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Google Wants LLVM To Mainline x32 ABI Support

Google

Published on 16 January 2013 07:56 AM EST
Written by Michael Larabel in Google
23 Comments

The Google Native Client (NaCl) team is looking to upstream some of their LLVM changes such as support for Software Fault Isolation (SFI). As part of pushing forward the changes for Native Client in LLVM, they're also looking to see mainlined the x32 ABI support. X32 is the Application Binary Interface that looks to take advantage of common x86_64 CPU features like increased CPU registers and more instruction set extensions while using 32-bit pointers.

David Sehr of Google, part of their Native Client team, wrote a new mailing list thread on Tuesday about upstreaming x32 ABI support inside LLVM. What the NaCl team would like to work on next with their LLVM upstreaming is the x32 ABI portion, "our ABI is dependent on the existence of an ILP32 ABI on x86-64. The conventions we rely on are the same as those developed for the x32 effort, and we propose that the community begin reviewing changes to implement the x32 ABI."

Google Native Client is the sandboxing technology for running x86/ARM code using Software Fault Isolation (SFI) within the web-browser and to run this code at near-native speeds.

In terms of Linux x32 coverage there is already Linux x32 kernel support, glibc support, gdb debugging support, and GCC compiler support. There has been early LLVM/Clang x32 support, but nothing has been merged yet.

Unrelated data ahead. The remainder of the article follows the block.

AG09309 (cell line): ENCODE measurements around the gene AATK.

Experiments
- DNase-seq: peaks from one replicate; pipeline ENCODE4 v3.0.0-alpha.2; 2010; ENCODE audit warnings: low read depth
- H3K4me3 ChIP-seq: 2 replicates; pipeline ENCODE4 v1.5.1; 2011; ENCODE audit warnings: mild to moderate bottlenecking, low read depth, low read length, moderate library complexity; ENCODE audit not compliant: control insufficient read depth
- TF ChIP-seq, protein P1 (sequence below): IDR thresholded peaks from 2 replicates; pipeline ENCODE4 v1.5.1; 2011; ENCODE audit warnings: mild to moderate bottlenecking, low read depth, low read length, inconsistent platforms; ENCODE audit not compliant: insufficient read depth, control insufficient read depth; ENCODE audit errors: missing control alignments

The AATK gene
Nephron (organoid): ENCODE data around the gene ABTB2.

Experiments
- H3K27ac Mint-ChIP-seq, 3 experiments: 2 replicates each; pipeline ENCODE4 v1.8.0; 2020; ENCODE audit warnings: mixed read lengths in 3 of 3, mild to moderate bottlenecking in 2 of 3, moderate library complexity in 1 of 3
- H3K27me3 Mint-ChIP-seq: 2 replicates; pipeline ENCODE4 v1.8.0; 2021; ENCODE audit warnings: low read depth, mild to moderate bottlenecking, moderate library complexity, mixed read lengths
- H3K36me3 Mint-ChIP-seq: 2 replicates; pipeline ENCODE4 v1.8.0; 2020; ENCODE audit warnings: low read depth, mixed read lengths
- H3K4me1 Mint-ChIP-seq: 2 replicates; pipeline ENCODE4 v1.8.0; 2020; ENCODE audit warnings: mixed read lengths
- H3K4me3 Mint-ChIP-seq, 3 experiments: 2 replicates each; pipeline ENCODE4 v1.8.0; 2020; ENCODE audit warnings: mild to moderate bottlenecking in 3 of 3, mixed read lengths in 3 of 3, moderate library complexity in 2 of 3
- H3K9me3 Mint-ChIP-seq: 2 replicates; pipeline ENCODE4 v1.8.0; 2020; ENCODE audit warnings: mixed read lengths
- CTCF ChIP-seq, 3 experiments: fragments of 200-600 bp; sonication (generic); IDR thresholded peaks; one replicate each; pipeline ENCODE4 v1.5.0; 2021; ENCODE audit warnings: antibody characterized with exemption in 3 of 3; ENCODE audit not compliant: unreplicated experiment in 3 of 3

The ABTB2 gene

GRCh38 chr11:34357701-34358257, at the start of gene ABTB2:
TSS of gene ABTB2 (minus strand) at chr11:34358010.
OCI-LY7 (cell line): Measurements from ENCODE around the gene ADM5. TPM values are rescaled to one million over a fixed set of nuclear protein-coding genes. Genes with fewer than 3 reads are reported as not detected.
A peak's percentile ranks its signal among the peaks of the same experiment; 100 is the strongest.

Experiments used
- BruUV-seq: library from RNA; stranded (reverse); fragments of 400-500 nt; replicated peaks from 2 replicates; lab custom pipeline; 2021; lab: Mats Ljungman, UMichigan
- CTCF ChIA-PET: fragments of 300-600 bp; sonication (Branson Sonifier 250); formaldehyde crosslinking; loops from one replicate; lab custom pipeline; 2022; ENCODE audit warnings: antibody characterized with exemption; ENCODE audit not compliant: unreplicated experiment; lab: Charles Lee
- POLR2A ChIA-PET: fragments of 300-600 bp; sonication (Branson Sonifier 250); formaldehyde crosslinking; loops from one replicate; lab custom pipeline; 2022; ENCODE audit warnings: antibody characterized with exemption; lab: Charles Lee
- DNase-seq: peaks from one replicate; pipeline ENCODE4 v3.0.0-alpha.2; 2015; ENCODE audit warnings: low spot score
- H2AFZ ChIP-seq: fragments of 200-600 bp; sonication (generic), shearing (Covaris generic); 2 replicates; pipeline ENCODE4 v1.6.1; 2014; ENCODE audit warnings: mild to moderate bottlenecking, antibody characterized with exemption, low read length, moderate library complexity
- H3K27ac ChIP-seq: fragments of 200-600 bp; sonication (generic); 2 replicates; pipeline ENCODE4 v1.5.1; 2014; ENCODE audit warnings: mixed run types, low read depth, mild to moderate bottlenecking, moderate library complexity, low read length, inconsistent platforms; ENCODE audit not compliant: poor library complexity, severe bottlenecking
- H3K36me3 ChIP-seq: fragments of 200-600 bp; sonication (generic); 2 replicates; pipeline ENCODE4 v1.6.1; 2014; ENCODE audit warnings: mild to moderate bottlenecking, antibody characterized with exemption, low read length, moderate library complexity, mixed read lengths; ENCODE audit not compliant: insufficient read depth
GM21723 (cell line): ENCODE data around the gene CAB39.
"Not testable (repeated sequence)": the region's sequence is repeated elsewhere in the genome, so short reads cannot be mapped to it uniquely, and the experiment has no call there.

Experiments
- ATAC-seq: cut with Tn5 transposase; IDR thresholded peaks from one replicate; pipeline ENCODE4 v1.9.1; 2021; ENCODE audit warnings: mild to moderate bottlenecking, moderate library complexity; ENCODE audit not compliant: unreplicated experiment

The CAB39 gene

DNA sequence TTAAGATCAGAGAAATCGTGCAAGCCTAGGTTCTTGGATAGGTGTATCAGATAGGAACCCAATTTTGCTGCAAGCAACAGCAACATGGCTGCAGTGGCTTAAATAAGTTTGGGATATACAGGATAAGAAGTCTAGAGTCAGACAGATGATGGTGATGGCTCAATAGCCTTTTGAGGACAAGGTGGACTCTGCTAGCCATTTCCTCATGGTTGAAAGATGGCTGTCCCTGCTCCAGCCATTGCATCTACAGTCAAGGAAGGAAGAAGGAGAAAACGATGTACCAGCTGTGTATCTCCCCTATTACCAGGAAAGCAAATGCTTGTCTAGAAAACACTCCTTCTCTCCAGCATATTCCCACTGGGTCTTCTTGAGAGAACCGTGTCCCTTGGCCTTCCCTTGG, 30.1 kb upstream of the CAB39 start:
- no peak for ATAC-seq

Now Google is hoping to see this changed while the x32 ABI hasn't been widely adopted. At least it is possible to do a Gentoo Stage 3 x32 installation as well as running Debian with x32, but any Ubuntu support is still a ways off.

About The Author
Michael Larabel is the principal author of Phoronix.com and founded the web-site in 2004 with a focus on enriching the Linux hardware experience and being the largest web-site devoted to Linux hardware reviews, particularly for products relevant to Linux gamers and enthusiasts but also commonly reviewing servers/workstations and embedded Linux devices. Michael has written more than 10,000 articles covering the state of Linux hardware support, Linux performance, graphics hardware drivers, and other topics. Michael is also the lead developer of the Phoronix Test Suite, Phoromatic, and OpenBenchmarking.org automated testing software. He can be followed via and or contacted via .
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